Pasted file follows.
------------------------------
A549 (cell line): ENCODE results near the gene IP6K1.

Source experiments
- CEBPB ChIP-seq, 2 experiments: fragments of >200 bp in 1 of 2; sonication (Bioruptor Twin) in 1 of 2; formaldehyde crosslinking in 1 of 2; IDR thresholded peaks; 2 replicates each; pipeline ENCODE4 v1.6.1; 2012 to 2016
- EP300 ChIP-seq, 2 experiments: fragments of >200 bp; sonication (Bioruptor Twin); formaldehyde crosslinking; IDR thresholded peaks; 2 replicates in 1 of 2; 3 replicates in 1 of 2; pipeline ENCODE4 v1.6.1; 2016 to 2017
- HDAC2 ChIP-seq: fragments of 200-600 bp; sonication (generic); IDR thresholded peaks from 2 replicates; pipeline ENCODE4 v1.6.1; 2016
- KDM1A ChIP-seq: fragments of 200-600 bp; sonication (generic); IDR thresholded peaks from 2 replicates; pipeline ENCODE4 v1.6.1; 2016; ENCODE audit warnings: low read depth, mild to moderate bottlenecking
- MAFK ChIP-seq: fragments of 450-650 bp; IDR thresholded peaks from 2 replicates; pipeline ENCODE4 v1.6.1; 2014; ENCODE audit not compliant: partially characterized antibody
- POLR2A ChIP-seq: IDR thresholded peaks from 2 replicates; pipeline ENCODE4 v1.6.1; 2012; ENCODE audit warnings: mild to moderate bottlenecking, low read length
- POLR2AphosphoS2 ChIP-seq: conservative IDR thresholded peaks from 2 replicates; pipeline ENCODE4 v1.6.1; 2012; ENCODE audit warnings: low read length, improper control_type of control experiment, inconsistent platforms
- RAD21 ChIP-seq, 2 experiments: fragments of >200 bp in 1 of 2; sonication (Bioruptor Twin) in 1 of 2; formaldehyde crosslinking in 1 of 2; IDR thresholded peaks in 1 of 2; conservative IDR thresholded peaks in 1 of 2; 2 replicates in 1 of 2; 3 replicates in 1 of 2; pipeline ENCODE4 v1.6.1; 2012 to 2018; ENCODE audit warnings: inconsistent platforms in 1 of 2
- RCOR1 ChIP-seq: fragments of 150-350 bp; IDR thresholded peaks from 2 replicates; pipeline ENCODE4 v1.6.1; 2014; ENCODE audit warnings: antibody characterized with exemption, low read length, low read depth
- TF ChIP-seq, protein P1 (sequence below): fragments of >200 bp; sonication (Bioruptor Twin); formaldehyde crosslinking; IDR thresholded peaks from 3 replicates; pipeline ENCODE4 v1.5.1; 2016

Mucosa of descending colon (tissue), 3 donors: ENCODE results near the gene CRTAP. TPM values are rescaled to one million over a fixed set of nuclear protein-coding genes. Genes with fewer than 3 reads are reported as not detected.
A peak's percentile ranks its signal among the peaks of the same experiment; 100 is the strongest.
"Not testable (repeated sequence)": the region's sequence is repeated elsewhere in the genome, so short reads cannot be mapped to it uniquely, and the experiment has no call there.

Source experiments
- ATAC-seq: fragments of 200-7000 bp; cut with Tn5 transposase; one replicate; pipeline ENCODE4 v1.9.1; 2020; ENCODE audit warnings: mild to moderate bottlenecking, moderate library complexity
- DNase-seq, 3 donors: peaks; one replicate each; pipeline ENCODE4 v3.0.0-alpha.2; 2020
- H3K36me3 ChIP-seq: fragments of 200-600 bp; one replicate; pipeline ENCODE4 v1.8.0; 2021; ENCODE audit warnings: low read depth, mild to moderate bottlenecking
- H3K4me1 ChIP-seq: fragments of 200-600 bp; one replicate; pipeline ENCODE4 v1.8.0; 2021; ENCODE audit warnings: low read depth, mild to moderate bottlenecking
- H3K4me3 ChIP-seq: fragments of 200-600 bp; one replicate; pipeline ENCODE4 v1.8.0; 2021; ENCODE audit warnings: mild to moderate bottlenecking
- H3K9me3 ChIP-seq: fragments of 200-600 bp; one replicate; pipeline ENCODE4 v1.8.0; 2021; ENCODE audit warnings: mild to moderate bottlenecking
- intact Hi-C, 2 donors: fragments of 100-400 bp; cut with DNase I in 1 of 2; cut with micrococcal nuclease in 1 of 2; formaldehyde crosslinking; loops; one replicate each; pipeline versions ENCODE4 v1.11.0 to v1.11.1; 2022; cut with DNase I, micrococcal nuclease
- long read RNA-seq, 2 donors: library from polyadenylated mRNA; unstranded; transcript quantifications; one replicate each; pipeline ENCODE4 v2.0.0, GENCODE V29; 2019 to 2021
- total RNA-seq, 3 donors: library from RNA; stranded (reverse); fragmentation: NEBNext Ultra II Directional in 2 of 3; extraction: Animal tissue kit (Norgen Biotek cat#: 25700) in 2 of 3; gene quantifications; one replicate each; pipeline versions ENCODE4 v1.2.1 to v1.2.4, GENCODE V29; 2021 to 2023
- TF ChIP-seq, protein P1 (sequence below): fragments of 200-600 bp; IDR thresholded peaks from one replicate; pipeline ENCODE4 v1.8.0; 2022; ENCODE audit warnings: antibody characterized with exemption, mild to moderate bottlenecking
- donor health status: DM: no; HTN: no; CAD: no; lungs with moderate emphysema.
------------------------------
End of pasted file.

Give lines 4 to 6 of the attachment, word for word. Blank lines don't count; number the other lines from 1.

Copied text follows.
- EP300 ChIP-seq, 2 experiments: fragments of >200 bp; sonication (Bioruptor Twin); formaldehyde crosslinking; IDR thresholded peaks; 2 replicates in 1 of 2; 3 replicates in 1 of 2; pipeline ENCODE4 v1.6.1; 2016 to 2017
- HDAC2 ChIP-seq: fragments of 200-600 bp; sonication (generic); IDR thresholded peaks from 2 replicates; pipeline ENCODE4 v1.6.1; 2016
- KDM1A ChIP-seq: fragments of 200-600 bp; sonication (generic); IDR thresholded peaks from 2 replicates; pipeline ENCODE4 v1.6.1; 2016; ENCODE audit warnings: low read depth, mild to moderate bottlenecking